/ Big Events. Small Business.

Small businesses can stand significant impacts when faced with large-scale disasters, such as global pandemics, unexpected or severe weather conditions, political upheaval, or acts of terrorism. These big events can affect small businesses and their surrounding communities for weeks or months following the catalyst event.

This includes the novel Coronavirus (COVID-19) pandemic. Whether you’re seeking information about the virus or in need of federal, state, or local support, these resources can help your small business respond effectively to support the economic health and well-being of the Charlotte business community.


You and your employees are encouraged to check the Mecklenburg County webpage for ongoing updates from the County Health Director:  https://www.mecknc.gov/news/Pages/Update-on-Novel-Coronavirus.aspx

A great resource for information at the national level is the Center for Disease Controls information page on COVID-19:   https://www.cdc.gov/coronavirus/2019-ncov/index.html

Please be sure to check out the CDC’s Interim Guidance for Businesses and Employers: https://www.cdc.gov/coronavirus/2019-ncov/community/guidance-business-response.html

The Occupational Safety and Health Administration provides a comprehensive list of steps you can take to reduce the risk of spread in the workplace: https://www.osha.gov/SLTC/covid-19/

FEMA Emergency Planning – This link has few exercises to help businesses walk through creating emergency plans, https://www.fema.gov/emergency-planning-exercises

The Small Business Administration is regularly updating its services related to small business assistance and support.  A full list of assistance is provided at, https://www.sba.gov/page/coronavirus-covid-19-small-business-guidance-loan-resources.  This link also contains all of the President’s guidance around COVID 19.

Most notably, the SBA will be working with states on providing low-interest loans to small businesses and non-profits that have been severely impacted by the Coronavirus (COVID-19). The SBA’s Economic Injury Disaster Loan program provides small businesses with working capital loans of up to $2 million that can provide vital economic support to small businesses to help overcome the temporary loss of revenue they are experiencing. https://www.sba.gov/funding-programs/disaster-assistance

The Small Business Administration has partnered also with private industry to create a comprehensive website focused on planning for and responding to disasters including pandemics:  http://www.preparemybusiness.org/planning.html  

Be sure to check out the SBA’s archived webinars,  http://www.preparemybusiness.org/education.html

The Department of Homeland Security has developed a very comprehensive checklist for creating a business continuity plan: https://www.ready.gov/business-continuity-plan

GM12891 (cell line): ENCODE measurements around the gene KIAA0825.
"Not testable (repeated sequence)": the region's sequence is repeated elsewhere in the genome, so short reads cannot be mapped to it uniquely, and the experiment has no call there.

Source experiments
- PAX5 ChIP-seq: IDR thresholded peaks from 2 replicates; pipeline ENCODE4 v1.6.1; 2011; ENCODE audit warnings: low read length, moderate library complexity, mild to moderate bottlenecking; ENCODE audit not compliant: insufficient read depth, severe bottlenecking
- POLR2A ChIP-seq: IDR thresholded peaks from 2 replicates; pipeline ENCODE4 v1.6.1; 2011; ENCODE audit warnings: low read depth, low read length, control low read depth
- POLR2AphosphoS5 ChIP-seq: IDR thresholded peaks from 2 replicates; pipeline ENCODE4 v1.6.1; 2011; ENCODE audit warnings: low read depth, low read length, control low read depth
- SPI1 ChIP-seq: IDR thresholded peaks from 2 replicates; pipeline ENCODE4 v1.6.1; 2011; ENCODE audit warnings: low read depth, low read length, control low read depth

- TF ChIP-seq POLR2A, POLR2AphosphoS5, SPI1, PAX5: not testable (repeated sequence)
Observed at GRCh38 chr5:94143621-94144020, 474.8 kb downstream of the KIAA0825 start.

The U.S. Equal Employment Opportunity Commission has also prepared guidance to help ensure employers are aware of Americans With Disability Act requirements and privacy requirements: https://www.eeoc.gov/facts/pandemic_flu.html

The U.S. Chamber has compiled CDC’s COVID-19 recommendations for businesses and workers in a Coronavirus Response Toolkit with key messages and sharable graphics for social media, websites, and other channels.

IRS Coronavirus Tax Relief

  • Small and midsize employers can claim two new refundable payroll tax credits to reimburse them, dollar-for-dollar, for the cost of providing employee leave related to the COVID-19 outbreak
  • Businesses with less than 500 employees can get funds to provide employees with paid leave, either for the employee’s own health needs or to care for family members.
  • To take immediate advantage of new paid leave credits, businesses can retain and access funds that they would otherwise pay to the IRS in payroll taxes.
  • Tax Deadline Changed: The deadlines to FILE and PAY federal income taxes are extended to July 15, 2020.

Learn more about this and other IRS info related to the COVID-19 outbreak at www.irs.gov/coronavirus.

Governor Cooper’s Executive Orders include,


The NC Department of Health and Human Services has a comprehensive page that gives summaries of the three executive orders issued by the Governor that relate to the coronavirus as well as other statewide planning tools: https://www.ncdhhs.gov/divisions/public-health/coronavirus-disease-2019-covid-19-response-north-carolina

North Carolina Department of Department of Health and Human Services COVID19 update page that provides specific advice to businesses and employers: https://www.ncdhhs.gov/divisions/public-health/coronavirus-disease-2019-covid-19-response-north-carolina/businesses-employers